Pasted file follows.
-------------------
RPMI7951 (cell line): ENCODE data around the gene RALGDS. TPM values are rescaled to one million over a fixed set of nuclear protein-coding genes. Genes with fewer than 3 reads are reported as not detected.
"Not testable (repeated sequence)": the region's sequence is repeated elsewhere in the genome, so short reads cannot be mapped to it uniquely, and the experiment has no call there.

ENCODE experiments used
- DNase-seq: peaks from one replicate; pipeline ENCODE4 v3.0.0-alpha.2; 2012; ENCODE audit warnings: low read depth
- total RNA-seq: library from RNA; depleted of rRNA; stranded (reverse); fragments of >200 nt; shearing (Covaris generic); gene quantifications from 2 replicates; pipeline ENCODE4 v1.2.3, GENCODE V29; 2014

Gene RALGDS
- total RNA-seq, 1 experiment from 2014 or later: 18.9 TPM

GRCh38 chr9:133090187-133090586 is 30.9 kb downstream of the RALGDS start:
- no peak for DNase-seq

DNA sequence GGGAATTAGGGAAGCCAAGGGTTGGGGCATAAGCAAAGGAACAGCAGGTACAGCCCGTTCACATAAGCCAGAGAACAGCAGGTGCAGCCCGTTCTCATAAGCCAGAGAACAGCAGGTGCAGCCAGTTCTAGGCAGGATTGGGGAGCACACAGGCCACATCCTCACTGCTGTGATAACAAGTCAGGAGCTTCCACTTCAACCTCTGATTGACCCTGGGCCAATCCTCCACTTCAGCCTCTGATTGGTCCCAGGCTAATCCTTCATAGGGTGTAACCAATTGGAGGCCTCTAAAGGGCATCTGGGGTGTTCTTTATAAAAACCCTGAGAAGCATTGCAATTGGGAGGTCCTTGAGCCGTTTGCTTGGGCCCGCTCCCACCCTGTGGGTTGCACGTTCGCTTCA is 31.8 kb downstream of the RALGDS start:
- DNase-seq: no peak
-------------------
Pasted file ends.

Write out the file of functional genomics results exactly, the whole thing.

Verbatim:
RPMI7951 (cell line): ENCODE data around the gene RALGDS. TPM values are rescaled to one million over a fixed set of nuclear protein-coding genes. Genes with fewer than 3 reads are reported as not detected.
"Not testable (repeated sequence)": the region's sequence is repeated elsewhere in the genome, so short reads cannot be mapped to it uniquely, and the experiment has no call there.

ENCODE experiments used
- DNase-seq: peaks from one replicate; pipeline ENCODE4 v3.0.0-alpha.2; 2012; ENCODE audit warnings: low read depth
- total RNA-seq: library from RNA; depleted of rRNA; stranded (reverse); fragments of >200 nt; shearing (Covaris generic); gene quantifications from 2 replicates; pipeline ENCODE4 v1.2.3, GENCODE V29; 2014

Gene RALGDS
- total RNA-seq, 1 experiment from 2014 or later: 18.9 TPM

GRCh38 chr9:133090187-133090586 is 30.9 kb downstream of the RALGDS start:
- no peak for DNase-seq

DNA sequence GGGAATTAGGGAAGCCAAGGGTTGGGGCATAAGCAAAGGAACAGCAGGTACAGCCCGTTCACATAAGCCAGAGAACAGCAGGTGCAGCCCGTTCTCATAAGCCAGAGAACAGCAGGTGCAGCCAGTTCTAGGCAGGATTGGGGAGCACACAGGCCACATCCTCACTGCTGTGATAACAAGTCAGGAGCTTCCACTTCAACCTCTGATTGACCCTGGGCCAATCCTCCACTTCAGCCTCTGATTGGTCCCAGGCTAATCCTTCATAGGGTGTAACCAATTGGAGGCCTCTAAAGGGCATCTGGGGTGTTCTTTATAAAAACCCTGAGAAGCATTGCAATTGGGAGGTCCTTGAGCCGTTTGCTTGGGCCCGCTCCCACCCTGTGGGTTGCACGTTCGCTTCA is 31.8 kb downstream of the RALGDS start:
- DNase-seq: no peak